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Taking a Blog Pause

February 10, 2015

Dan Yankelovich announces the launch of his new book, Wicked Problems Workable Solutions: Lessons from a Public Life.

This will be my last blog for a little while. For the next few months I will be immersed in events relating to my new book, Wicked Problems: Workable Solutions.

Actually, the book and the blogs are closely linked; the book elaborates the central theme of the blogs. I had conveyed my conviction in the blogs that the American public is correct in its judgment that our nation finds itself “on the wrong track.” Writing the blogs made me realize that conventional political and economic solutions won’t put us back on the right track.

When shopping for products, Americans know they are in the driver’s seat. They know that companies are obliged to take their views and habits into account if they wish to thrive. But on social issues such as health care and public education the opposite mind-set prevails. Political leaders don’t feel the need to engage the public. And average Americans don’t feel their views really count.

The book’s point of departure is that most Americans don’t feel they really have a voice in shaping the decisions that impact their lives, and that this is a betrayal of the promise of democracy. They suspect that the technical cleverness of the few is trumping the political will of the many.

As a consequence, our economy, our schools, our health care, our criminal justice system, our national government—none of these core institutions of our democracy are working as well as they should for the majority of Americans. Mostly, their own interests rather than those of the larger society drive our institutions.

The wisdom of crowds is crucial, I believe, to meeting the challenge of our nation’s increasingly wicked problems.

A whole mess of wicked problems such as stagnant incomes, blocked social mobility, political polarization and a dysfunctional educational system threaten to overwhelm us. (The definition of a Wicked Problem is that conventional solutions, by themselves, can’t solve it.)

Behind the mess and confusion lurks a serious philosophical issue. Unless we confront it directly the public will not be able to exercise its obligation to make our democracy function successfully. Our philosophical challenge is to recognize that our democracy can only succeed in the context of genuine community where individuals and institutions seek the common good as well as their own interests.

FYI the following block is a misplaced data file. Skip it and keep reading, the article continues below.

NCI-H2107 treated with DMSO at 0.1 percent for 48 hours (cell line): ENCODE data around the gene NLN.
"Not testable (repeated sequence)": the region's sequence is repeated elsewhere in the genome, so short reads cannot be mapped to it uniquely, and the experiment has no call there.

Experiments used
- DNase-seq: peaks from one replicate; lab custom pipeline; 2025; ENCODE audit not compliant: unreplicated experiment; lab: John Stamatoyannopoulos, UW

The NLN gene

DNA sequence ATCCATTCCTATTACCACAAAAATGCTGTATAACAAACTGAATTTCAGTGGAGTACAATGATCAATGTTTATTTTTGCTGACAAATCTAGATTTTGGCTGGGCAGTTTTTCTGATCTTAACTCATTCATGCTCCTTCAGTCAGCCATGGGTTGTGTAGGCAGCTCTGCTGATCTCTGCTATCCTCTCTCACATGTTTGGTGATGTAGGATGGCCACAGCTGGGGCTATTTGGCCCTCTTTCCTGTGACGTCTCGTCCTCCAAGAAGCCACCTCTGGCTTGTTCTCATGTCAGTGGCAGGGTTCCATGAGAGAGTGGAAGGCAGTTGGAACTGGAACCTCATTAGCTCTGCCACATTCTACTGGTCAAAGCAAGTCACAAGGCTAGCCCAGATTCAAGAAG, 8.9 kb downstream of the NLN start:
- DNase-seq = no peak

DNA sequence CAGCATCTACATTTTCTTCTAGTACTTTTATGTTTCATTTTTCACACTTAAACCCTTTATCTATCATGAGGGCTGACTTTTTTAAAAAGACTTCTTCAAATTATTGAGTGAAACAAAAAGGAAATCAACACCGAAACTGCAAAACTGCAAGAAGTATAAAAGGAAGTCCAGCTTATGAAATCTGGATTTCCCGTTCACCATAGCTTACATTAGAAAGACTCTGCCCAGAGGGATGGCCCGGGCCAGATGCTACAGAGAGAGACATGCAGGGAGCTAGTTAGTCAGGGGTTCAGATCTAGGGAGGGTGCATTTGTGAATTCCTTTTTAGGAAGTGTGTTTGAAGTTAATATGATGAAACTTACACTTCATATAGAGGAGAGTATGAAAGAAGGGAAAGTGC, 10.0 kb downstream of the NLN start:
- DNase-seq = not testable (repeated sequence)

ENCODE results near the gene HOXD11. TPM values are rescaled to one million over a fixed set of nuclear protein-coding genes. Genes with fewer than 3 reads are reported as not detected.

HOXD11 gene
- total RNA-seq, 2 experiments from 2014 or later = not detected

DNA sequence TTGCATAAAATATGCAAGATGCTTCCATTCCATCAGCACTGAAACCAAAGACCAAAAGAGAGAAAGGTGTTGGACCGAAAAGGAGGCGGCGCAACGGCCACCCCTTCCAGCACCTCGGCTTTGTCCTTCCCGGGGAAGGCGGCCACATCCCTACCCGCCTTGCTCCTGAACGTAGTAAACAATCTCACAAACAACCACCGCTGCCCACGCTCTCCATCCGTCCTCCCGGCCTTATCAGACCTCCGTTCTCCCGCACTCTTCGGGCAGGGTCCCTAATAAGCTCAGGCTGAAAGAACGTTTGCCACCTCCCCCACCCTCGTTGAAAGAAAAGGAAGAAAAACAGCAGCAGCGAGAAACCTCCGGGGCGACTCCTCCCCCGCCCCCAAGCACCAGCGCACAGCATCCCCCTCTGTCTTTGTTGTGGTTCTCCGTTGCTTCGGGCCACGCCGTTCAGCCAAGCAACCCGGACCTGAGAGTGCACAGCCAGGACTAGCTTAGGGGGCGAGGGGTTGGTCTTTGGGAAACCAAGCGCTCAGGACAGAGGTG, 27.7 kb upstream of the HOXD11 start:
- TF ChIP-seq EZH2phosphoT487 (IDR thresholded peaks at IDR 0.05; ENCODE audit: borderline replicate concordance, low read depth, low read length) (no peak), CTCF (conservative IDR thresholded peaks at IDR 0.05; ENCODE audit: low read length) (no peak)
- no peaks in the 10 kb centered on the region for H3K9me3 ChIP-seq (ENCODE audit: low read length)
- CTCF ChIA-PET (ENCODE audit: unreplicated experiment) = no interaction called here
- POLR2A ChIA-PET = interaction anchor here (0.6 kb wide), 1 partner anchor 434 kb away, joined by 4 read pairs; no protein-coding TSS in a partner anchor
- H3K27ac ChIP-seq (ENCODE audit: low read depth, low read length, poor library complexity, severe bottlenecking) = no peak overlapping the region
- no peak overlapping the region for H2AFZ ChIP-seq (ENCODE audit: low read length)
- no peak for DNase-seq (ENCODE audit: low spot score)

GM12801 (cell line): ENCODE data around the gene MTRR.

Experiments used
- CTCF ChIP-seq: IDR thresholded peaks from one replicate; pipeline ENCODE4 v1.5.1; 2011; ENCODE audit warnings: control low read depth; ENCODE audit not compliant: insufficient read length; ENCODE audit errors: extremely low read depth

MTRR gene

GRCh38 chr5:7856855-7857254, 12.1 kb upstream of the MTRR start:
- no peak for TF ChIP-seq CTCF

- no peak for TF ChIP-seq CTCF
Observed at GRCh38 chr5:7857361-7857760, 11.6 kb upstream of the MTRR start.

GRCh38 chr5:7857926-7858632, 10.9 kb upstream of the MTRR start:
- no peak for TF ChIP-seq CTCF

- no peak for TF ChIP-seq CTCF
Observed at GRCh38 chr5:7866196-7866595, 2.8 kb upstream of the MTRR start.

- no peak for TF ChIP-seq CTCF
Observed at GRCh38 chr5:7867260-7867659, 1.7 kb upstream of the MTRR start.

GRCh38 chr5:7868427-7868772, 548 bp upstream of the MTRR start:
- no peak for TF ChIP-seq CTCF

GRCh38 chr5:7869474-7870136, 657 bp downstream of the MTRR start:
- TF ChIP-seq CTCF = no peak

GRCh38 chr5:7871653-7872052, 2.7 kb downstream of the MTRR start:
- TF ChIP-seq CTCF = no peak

The philosophical issue, at its core, is an ethical one. To succeed, democratic societies have to achieve a reasonably high threshold of ethical caring for one another. The top one percent has to adopt a stewardship ethic toward the other 99%. Banks and hedge funds have to care for the larger society as well as their own interests. Big companies can’t hide behind the treacherous doctrine of ‘shareholder value’ to rationalize their lack of concern for their workers and the community. Professors at research universities have to care for their students and communities as well as for their own research.

In Wicked Problems: Workable Solutions, I explore:

  • Why the vast majority of Americans is correct in believing the nation is on the wrong track.
  • How we can improve our eroding civic ethic and the quality of public engagement.
  • How to counterbalance the cult of self so dominant today.
  • How to develop a new philosophical ethos that will allow Americans to contribute to the common good.

In the book I show how the public often reaches sounder decisions than the experts: not because the public is smarter, but because it is not blindsided by the Group Think of expert elites. I also elaborate the important concept of the public’s Learning Curve. Properly understood and nurtured by leaders and the media, it can lead to wiser public judgment. The wisdom of crowds is crucial, I believe, to meeting the challenge of our nation’s increasingly wicked problems.

The book was published at the end of last month, and is available for purchase at TargetAmazonWalmartGoogle Play and on iTunes.

Author

Daniel Yankelovich

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